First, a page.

As I drive around this week – and I’m spending more than an hour in the car each day – I’m listening to old radio shows, and not just for entertainment, because often they’re not entertaining at all. Sometimes it’s just interesting to see what they found interesting in 1937, and what a pleasure it is to realize that you can listen to something over 70 years old and understand every word. It takes awhile before things sound odd or old. Even the slang is understandable, for the most part; when someone says "he ups to the microphone," you get it. It means "approach," obviously. Comes up to. But might there be some other nuance?
Listen to this except from a Durante tune from the same era, and you suspect it has a more aggressive connotation. Now it's chest-bumping. I know, I know: who cares? Well, it's interesting -if only to me, he said, aware this is a very narrowly focussed bleat - how language is made up of millions of details that are never written down; they're common knowledge in both senses of the word, and the ordinariness of the thing sometimes ensure it'll never be noted or remembered. It's a great expression: So I ups to him. No one would know what you meant now. We probably won't have this problem in the future; a million podcasts will preserve all manner of speech for future anthropologists. It's the golden age of the vernacular, for better or worse.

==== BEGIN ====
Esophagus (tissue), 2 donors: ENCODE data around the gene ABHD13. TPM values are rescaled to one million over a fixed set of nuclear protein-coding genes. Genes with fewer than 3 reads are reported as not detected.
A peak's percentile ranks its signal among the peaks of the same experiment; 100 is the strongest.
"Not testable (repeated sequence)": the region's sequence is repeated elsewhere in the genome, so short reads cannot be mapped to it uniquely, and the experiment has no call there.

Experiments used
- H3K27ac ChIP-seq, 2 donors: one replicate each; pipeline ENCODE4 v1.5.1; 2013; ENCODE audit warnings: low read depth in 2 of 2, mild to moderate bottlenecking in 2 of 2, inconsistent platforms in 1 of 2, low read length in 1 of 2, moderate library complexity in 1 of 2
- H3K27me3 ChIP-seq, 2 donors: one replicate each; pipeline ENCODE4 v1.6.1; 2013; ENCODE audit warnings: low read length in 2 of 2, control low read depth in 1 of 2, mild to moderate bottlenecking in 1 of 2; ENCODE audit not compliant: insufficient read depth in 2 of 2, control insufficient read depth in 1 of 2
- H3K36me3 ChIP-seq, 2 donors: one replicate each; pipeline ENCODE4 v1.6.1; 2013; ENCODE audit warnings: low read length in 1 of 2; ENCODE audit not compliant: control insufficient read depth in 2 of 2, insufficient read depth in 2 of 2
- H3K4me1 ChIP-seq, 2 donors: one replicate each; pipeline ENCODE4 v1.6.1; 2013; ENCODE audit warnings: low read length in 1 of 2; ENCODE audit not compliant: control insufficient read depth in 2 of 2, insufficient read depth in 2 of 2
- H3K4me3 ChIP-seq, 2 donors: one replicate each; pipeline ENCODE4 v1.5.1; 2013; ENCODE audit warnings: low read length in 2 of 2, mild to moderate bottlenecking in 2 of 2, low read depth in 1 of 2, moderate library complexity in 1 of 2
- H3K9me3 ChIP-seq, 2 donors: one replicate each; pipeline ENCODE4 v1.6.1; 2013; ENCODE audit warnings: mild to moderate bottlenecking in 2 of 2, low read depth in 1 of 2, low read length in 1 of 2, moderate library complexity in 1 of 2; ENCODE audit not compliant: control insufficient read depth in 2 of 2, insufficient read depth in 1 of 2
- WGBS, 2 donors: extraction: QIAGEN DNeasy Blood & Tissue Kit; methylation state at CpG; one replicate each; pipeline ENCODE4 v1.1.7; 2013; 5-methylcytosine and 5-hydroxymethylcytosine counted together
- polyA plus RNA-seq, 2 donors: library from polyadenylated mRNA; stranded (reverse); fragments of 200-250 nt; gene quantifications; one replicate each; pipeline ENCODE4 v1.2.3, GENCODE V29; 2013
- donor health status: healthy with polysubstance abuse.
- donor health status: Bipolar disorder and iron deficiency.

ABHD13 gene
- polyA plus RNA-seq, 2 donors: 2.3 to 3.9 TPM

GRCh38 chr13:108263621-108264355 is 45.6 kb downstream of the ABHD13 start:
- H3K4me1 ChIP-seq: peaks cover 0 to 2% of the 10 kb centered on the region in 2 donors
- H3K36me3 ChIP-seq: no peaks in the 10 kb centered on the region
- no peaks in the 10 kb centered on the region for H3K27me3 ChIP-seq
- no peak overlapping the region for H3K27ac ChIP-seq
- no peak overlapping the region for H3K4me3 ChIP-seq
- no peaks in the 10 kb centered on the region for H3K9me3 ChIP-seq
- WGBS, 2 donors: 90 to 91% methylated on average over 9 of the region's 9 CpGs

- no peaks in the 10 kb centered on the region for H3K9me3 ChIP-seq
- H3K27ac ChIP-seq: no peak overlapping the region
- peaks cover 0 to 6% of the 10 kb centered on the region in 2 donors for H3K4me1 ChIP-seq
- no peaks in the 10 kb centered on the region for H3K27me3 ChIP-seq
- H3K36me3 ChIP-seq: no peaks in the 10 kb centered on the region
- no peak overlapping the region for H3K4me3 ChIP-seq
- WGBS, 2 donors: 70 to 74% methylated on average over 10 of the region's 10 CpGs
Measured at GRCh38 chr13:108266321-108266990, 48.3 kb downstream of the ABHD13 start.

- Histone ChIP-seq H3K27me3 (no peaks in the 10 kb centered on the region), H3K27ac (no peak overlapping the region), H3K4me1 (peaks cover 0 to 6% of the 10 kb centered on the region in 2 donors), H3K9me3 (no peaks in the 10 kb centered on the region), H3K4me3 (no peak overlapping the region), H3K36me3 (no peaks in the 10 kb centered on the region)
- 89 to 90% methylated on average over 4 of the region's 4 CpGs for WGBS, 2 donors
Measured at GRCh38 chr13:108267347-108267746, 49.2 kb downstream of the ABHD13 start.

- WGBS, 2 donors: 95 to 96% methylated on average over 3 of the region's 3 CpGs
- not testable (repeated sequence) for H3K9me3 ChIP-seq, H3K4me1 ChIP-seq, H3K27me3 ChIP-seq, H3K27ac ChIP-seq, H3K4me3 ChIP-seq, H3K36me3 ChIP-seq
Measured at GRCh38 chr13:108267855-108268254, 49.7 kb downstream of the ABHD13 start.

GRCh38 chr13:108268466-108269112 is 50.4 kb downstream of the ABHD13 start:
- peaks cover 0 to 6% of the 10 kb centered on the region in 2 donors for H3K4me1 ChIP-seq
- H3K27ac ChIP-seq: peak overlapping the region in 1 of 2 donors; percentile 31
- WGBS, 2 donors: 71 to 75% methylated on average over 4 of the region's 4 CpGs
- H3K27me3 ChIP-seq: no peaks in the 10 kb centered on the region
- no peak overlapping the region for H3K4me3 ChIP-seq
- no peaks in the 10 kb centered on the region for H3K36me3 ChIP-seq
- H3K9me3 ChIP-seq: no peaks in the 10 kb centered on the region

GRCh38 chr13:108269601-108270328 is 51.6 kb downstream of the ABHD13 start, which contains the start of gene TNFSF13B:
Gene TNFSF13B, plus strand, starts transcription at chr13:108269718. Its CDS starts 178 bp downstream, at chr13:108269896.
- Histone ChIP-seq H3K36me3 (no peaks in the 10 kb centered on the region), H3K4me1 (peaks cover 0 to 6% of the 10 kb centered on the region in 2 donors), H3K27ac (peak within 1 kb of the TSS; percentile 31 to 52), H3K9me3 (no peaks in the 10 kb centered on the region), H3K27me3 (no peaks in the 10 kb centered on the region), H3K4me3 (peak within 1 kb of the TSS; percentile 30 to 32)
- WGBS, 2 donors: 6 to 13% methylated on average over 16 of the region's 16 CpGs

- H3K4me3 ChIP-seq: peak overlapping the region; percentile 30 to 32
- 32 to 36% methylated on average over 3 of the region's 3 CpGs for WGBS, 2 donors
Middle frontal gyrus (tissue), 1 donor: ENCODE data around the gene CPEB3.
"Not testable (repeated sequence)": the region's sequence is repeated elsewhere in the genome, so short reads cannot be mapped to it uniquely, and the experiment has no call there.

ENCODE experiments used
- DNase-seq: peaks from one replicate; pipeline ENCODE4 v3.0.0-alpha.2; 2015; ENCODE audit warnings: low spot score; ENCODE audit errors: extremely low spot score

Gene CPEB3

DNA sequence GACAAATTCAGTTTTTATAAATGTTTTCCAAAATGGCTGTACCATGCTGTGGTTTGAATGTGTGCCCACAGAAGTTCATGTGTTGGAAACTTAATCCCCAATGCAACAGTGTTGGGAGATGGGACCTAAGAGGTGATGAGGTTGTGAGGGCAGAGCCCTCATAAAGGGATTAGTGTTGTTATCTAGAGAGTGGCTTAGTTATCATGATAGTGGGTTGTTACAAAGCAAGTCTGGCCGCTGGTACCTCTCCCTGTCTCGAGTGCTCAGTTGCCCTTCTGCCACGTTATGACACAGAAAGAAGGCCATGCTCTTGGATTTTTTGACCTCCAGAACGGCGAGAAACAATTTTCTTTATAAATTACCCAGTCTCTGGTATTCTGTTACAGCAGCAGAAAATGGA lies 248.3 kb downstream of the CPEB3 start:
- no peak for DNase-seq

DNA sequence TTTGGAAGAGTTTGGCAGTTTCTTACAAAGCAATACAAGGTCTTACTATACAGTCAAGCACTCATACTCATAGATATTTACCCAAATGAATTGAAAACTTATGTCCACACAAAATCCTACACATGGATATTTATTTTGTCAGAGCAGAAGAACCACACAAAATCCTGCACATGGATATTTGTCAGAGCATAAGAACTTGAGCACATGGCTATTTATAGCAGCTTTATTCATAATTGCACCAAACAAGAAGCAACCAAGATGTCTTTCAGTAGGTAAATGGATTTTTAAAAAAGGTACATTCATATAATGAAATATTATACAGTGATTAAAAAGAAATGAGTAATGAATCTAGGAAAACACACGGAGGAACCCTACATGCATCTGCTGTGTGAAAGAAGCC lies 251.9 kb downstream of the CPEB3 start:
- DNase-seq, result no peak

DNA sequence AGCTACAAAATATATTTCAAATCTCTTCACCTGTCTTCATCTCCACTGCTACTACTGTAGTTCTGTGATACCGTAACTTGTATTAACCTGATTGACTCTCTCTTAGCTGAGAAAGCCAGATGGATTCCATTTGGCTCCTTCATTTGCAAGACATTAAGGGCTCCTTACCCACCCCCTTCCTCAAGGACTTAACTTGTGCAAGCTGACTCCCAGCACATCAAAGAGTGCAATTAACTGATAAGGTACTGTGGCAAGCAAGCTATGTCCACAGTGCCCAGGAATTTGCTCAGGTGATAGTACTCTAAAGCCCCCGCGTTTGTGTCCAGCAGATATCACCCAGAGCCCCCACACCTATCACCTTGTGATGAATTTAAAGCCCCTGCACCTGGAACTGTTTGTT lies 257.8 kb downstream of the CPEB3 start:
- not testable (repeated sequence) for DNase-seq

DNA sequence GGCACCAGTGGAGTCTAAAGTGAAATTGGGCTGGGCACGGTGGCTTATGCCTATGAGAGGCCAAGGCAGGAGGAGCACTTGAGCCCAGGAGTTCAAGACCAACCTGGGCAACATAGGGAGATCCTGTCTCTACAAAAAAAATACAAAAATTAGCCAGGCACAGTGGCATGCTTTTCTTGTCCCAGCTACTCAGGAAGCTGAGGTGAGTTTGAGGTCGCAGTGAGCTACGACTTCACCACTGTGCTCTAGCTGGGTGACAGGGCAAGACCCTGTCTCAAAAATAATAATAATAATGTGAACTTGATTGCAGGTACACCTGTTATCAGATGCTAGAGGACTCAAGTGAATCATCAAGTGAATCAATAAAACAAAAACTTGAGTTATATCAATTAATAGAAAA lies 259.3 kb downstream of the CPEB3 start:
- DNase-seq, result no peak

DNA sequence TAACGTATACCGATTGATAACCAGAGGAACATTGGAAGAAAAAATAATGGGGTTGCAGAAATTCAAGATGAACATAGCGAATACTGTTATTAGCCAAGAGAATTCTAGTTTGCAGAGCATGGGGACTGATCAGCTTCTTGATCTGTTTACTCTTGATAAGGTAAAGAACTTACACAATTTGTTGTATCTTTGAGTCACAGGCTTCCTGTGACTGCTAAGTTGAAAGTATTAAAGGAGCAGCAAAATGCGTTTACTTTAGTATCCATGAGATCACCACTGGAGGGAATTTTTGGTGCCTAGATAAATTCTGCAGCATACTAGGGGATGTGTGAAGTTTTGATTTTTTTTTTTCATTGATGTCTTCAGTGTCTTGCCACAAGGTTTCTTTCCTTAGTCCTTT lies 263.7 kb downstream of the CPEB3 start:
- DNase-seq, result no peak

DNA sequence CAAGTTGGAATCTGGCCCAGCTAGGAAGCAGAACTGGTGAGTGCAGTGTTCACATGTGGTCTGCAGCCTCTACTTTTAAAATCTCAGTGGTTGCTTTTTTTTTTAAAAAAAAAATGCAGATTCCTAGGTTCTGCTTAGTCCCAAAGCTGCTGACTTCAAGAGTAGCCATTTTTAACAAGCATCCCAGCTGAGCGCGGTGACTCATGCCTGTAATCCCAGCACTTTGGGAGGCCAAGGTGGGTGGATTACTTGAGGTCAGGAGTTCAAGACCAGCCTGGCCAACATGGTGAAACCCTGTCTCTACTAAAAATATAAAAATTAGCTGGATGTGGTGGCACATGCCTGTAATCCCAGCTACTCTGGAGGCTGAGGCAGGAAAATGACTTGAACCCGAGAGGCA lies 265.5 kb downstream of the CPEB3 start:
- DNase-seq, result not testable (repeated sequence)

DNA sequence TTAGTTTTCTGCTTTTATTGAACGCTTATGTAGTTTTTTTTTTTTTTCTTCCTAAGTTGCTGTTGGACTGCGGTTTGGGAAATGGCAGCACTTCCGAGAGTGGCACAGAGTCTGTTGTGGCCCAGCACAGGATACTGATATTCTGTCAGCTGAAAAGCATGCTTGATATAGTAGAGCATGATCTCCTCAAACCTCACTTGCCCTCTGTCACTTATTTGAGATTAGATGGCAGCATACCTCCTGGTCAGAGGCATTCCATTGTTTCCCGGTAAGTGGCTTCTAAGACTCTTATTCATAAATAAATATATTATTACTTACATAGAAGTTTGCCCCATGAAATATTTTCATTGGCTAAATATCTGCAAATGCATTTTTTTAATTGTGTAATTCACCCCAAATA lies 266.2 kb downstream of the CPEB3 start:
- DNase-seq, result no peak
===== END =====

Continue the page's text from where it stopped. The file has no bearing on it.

(Accent junkies note how Durante adds a faux Italian suffix in the third line, ending in a vowel, but still gives it that East Coast swallowed "r." Me-a becoms Me-ar, ever so slightly.)